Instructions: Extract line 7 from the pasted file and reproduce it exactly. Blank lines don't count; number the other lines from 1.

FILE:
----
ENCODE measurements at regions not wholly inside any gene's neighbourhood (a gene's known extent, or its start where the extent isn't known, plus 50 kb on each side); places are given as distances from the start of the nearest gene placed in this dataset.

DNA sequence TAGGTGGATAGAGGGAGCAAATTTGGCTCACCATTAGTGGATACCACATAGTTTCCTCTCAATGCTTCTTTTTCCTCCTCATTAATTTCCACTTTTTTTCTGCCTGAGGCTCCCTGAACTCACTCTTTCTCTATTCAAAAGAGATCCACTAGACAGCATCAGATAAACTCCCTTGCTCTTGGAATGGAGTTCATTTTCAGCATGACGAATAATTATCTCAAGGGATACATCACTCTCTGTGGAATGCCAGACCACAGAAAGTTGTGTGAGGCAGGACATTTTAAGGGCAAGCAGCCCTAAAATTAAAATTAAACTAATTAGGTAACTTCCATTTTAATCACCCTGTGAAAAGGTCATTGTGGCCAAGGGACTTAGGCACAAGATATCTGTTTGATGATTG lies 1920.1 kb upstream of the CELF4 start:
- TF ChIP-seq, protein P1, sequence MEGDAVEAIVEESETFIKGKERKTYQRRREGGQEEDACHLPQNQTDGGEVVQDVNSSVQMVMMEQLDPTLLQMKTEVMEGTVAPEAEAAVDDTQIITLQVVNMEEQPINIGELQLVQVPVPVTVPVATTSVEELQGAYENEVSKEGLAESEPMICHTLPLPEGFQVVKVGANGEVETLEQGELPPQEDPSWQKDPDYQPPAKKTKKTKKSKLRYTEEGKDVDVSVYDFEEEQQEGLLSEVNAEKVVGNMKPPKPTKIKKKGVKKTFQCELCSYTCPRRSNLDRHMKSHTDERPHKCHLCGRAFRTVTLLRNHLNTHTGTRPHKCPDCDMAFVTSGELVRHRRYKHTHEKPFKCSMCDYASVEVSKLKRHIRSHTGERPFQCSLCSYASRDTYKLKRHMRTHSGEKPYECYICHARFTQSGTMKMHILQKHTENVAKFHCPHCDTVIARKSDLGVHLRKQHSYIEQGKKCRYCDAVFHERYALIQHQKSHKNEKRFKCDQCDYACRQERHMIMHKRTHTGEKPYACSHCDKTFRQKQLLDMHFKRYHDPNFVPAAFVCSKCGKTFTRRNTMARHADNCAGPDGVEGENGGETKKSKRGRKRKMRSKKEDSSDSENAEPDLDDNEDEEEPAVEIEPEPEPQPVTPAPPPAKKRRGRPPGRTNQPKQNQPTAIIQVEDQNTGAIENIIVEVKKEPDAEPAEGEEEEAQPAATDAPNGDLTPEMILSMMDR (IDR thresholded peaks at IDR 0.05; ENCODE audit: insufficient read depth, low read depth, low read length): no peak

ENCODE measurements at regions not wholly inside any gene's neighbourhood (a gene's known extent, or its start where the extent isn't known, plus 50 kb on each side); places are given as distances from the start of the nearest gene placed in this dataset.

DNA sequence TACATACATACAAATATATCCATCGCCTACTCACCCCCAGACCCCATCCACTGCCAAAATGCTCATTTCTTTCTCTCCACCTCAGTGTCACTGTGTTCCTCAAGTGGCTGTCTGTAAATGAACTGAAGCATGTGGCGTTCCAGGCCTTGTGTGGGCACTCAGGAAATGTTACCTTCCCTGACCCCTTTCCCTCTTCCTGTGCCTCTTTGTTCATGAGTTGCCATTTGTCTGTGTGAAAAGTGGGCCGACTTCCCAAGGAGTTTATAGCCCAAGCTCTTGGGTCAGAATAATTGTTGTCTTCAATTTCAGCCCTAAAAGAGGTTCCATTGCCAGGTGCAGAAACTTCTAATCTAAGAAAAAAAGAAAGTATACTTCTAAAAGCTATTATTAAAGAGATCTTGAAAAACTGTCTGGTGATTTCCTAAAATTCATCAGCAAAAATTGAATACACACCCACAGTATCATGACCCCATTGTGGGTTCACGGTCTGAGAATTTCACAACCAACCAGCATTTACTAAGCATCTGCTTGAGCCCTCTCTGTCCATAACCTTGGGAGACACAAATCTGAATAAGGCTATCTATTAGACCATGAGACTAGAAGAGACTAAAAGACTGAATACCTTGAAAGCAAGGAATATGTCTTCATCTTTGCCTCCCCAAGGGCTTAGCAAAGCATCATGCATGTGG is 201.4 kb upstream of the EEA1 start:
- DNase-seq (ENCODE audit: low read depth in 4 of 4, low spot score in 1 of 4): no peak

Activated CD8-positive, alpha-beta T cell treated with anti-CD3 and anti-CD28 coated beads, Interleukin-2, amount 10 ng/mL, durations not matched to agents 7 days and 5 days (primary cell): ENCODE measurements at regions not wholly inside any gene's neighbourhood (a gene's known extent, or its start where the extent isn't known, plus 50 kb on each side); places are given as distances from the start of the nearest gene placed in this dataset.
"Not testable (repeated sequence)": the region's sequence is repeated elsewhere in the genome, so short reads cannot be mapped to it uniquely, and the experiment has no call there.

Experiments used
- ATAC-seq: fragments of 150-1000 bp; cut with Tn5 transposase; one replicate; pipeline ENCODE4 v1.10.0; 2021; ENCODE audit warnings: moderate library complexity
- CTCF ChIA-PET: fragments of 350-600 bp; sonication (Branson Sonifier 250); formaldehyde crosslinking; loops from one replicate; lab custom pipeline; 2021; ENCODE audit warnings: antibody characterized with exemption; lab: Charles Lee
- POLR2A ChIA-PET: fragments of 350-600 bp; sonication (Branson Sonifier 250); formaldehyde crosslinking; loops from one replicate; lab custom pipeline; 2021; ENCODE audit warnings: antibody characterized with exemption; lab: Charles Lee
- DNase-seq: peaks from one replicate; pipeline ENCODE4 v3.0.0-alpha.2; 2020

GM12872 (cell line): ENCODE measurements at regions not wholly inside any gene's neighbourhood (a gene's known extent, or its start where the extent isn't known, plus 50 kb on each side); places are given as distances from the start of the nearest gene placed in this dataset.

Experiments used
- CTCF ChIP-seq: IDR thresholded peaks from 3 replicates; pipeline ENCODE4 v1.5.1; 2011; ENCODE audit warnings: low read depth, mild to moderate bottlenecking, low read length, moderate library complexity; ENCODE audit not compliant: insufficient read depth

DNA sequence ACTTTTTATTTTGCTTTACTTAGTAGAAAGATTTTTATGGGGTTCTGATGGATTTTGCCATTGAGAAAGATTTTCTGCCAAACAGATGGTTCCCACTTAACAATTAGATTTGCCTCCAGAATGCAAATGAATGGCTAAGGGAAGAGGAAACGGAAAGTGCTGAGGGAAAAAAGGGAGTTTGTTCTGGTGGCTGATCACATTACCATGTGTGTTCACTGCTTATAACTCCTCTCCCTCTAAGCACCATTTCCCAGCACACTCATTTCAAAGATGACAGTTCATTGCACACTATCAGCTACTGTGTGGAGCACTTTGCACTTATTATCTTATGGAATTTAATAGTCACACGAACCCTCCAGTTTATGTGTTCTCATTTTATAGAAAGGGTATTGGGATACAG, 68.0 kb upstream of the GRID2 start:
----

Activated CD8-positive, alpha-beta T cell treated with anti-CD3 and anti-CD28 coated beads, Interleukin-2, amount 10 ng/mL, durations not matched to agents 7 days and 5 days (primary cell): ENCODE measurements at regions not wholly inside any gene's neighbourhood (a gene's known extent, or its start where the extent isn't known, plus 50 kb on each side); places are given as distances from the start of the nearest gene placed in this dataset.